July 2 is Hans Bethe’s birthday. Bethe was a German-American physicist who was one of the driving forces of modern nuclear physics.
He excelled in mathematics from an early age and enjoyed putting math to work for him. He felt mathematics was a tool to make the world a little more obvious. His doctoral dissertation dealt with the diffraction of electrons in crystals. He assumed the electrons could be treated as a wave and the wavefunction should have terms that were the same as the periodicity of the crystal lattice. He found there existed some angles of incidence where the wavefunction would collapse to zero. This meant there were cases where the electron could not exist in the crystal lattice. This work was an important part of the beginning of modern solid state theory.
After graduation, Bethe received a fellowship to travel to other laboratories. He spent time in Cambridge with Ralph Fowler, a British theoretical physicist working in physical chemistry and thermodynamics and in Rome with Enrico Fermi, the man who would build the first nuclear reactor and achieve a nuclear chain reaction of uranium. After his travels, he was a professor at the University of Tübingen in Germany until 1933.
He lost that position when the Nazi Party came to power because his mother was born Jewish. He moved to England to continue working in physics. While there and trying to obtain a position in Lawrence Bragg’s laboratory, Bragg was visiting Cornell University in New York. The University had a vacant position in theoretical physics and Bragg recommended him to the University. Bethe would spend the rest of his life associated with Cornell University.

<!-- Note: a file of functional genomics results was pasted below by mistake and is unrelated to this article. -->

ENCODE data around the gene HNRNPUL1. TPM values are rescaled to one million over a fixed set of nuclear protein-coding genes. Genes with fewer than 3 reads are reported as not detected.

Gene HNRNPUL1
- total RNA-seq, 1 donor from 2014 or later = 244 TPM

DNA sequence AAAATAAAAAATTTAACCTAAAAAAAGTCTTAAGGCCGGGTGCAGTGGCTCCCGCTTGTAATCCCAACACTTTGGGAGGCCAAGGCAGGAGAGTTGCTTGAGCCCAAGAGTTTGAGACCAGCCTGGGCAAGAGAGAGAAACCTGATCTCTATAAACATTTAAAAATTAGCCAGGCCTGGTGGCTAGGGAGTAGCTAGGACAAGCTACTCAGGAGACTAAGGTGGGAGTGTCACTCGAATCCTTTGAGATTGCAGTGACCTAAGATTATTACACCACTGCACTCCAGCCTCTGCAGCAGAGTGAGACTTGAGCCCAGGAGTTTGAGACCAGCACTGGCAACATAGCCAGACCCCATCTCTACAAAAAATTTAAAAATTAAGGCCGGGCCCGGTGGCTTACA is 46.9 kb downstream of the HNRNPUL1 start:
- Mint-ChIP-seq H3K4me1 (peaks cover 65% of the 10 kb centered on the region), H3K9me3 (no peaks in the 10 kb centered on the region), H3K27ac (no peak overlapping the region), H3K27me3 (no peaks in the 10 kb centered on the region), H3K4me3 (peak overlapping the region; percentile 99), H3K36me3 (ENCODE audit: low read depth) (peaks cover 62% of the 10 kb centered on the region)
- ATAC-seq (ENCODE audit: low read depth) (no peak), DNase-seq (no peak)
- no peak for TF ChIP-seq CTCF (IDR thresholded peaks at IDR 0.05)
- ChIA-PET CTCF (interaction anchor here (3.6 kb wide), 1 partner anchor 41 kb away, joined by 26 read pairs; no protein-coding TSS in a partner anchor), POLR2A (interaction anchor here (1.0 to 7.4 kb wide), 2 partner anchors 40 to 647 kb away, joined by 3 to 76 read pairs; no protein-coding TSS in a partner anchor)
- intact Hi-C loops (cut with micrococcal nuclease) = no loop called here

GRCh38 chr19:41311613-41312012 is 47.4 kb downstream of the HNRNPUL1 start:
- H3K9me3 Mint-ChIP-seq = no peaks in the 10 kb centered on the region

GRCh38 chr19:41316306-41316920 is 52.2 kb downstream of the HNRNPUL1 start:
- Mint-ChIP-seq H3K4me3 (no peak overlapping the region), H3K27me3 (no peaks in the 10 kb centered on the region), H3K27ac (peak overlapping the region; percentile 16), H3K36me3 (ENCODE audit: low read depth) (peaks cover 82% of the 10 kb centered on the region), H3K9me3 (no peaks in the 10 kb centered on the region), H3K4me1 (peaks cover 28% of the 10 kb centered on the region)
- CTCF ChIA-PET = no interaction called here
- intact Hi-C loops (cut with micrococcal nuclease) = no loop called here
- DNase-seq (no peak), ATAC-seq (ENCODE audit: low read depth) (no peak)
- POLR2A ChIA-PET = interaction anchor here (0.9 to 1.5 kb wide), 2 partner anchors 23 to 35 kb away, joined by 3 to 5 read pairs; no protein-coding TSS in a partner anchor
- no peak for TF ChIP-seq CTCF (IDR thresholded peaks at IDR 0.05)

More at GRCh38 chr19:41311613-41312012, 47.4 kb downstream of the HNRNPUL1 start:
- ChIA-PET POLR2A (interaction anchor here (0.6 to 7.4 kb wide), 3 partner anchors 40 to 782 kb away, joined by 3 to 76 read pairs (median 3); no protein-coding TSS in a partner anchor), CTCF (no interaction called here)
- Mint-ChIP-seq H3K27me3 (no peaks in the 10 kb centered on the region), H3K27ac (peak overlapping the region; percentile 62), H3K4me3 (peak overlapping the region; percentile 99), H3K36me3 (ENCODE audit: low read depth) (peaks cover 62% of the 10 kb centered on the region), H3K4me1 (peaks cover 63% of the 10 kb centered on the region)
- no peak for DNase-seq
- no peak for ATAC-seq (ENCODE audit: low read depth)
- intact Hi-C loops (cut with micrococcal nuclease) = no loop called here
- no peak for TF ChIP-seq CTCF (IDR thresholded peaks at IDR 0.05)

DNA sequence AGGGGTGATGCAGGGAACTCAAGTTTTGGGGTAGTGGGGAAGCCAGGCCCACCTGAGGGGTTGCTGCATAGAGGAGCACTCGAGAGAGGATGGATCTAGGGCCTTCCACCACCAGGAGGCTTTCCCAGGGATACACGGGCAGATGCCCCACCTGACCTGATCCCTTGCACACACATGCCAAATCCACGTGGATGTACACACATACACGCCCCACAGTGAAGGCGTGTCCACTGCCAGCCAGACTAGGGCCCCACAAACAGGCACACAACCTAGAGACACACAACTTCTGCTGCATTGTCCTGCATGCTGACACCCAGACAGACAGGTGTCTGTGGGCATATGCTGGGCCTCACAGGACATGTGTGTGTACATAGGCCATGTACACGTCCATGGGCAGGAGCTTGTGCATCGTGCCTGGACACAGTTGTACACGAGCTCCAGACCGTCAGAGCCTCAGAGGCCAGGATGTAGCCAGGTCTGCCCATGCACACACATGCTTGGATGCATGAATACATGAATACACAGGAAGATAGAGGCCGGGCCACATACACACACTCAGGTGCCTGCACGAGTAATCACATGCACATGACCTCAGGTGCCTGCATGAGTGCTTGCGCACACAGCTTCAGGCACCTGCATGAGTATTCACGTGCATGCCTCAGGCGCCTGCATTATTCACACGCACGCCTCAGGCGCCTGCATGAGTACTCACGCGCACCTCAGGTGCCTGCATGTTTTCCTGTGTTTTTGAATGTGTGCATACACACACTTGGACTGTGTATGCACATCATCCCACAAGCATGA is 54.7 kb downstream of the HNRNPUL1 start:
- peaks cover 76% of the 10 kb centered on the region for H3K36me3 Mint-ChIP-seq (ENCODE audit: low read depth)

Bethe worked on trying to solve how stars create their energy. He outlined a series of nuclear reactions that began with protons from hydrogen and slowly built up the heavier elements. As the fusion reactions took place, energy was released at each step. He also discovered the CNO cycle of nuclear chain reactions where carbon (C) becomes nitrogen (N) and then becomes oxygen (O) and back to the carbon starting point. This work would earn him the 1967 Nobel Prize in Physics.
When World War II broke out, Bethe initially worked on radar systems, but would later move to head up the theoretical division of a top-secret project known as the Manhattan Project. His team would calculate the amount of uranium-235 necessary to achieve a chain reaction and the efficiency of the reaction. Bethe also figured out how to calculate the yield of the explosion He worked on the hydrodynamics of an implosion reaction in the plutonium bomb and how the radiation expands from a nuclear explosion. He also calculated there was not enough energy going to be released to cause a chain reaction of nitrogen in the atmosphere during the detonation of the bomb.
After the war, President Truman announced the hydrogen bomb project. Bethe felt disarmament was a better path, but joined the project anyway. He believed if he was part of the project, he would have been in a better position to argue against their use. Bethe’s personal feelings against atomic and thermonuclear weapons showed when he joined Einstein’s Emergency Committee of Atomic Scientists against nuclear testing and the arms race. He also played a role in the eventual ban on atmospheric testing and the SALT I Anti-Ballistic Missile Treaty.
Bethe was an outstanding theoretical physicist and teacher. He continued to produce new avenues of thought and research until his death at the age of 98.